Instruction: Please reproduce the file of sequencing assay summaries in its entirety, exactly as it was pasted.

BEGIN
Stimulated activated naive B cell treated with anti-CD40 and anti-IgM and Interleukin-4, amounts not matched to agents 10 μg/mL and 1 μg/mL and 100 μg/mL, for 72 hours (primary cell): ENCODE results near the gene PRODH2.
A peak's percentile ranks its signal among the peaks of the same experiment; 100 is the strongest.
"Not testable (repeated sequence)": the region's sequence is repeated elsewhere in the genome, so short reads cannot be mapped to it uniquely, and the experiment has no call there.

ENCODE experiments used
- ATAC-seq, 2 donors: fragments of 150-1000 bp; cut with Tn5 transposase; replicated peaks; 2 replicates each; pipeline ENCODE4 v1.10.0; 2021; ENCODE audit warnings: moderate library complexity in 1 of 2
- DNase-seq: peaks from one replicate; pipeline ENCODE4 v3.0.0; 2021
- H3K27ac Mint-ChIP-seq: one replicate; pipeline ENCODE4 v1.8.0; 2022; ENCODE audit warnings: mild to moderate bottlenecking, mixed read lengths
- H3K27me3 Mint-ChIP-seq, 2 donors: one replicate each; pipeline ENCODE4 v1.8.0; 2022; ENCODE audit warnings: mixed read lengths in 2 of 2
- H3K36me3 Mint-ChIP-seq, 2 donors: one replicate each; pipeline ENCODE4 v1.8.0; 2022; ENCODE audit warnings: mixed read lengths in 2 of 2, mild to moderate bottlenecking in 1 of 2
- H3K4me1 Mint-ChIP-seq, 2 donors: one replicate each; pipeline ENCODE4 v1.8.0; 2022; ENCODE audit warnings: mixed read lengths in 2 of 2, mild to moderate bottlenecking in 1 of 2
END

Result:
Stimulated activated naive B cell treated with anti-CD40 and anti-IgM and Interleukin-4, amounts not matched to agents 10 μg/mL and 1 μg/mL and 100 μg/mL, for 72 hours (primary cell): ENCODE results near the gene PRODH2.
A peak's percentile ranks its signal among the peaks of the same experiment; 100 is the strongest.
"Not testable (repeated sequence)": the region's sequence is repeated elsewhere in the genome, so short reads cannot be mapped to it uniquely, and the experiment has no call there.

ENCODE experiments used
- ATAC-seq, 2 donors: fragments of 150-1000 bp; cut with Tn5 transposase; replicated peaks; 2 replicates each; pipeline ENCODE4 v1.10.0; 2021; ENCODE audit warnings: moderate library complexity in 1 of 2
- DNase-seq: peaks from one replicate; pipeline ENCODE4 v3.0.0; 2021
- H3K27ac Mint-ChIP-seq: one replicate; pipeline ENCODE4 v1.8.0; 2022; ENCODE audit warnings: mild to moderate bottlenecking, mixed read lengths
- H3K27me3 Mint-ChIP-seq, 2 donors: one replicate each; pipeline ENCODE4 v1.8.0; 2022; ENCODE audit warnings: mixed read lengths in 2 of 2
- H3K36me3 Mint-ChIP-seq, 2 donors: one replicate each; pipeline ENCODE4 v1.8.0; 2022; ENCODE audit warnings: mixed read lengths in 2 of 2, mild to moderate bottlenecking in 1 of 2
- H3K4me1 Mint-ChIP-seq, 2 donors: one replicate each; pipeline ENCODE4 v1.8.0; 2022; ENCODE audit warnings: mixed read lengths in 2 of 2, mild to moderate bottlenecking in 1 of 2